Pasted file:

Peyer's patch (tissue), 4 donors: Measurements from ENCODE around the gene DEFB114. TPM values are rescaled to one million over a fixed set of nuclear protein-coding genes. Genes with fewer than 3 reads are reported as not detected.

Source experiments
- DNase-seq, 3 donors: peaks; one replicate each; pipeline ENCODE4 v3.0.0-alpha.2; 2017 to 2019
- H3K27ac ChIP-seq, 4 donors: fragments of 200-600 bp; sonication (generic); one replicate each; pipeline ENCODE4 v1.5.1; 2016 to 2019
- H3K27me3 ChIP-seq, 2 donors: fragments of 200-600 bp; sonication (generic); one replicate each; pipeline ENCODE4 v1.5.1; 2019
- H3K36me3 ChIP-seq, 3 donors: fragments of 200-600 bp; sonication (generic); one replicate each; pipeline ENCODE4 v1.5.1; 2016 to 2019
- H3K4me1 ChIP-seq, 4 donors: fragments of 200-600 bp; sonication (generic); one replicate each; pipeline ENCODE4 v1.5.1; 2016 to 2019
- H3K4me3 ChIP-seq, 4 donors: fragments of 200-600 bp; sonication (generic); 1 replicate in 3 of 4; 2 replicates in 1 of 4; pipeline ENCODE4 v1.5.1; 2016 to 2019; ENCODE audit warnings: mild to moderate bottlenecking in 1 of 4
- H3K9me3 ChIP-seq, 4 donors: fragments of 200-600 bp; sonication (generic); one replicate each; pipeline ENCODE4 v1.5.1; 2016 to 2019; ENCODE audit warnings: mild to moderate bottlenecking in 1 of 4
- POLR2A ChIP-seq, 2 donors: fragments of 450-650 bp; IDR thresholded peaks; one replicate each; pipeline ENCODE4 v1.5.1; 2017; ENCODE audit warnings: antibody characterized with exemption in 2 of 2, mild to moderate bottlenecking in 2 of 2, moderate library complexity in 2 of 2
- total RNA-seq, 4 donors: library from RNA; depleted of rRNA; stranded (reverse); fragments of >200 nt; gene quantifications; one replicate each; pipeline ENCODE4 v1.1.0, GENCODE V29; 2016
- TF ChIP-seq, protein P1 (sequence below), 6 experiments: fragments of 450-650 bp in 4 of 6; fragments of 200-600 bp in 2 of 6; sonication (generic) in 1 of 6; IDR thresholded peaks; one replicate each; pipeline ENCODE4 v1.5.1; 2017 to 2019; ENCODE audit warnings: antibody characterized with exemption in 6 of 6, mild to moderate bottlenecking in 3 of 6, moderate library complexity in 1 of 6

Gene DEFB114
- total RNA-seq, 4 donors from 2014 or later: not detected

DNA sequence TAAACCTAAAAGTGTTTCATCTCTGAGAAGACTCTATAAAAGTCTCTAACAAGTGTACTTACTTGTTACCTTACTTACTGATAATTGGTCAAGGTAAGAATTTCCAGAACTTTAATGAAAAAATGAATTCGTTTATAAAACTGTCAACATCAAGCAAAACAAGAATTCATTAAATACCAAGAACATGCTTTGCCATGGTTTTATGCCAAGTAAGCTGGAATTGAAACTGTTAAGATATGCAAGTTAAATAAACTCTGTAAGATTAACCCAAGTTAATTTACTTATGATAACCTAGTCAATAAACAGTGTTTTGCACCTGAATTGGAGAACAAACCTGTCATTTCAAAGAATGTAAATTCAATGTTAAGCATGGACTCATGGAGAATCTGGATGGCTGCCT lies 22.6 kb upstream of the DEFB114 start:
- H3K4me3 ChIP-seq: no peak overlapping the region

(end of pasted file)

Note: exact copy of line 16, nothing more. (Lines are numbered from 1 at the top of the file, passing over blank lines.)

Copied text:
- H3K4me3 ChIP-seq: no peak overlapping the region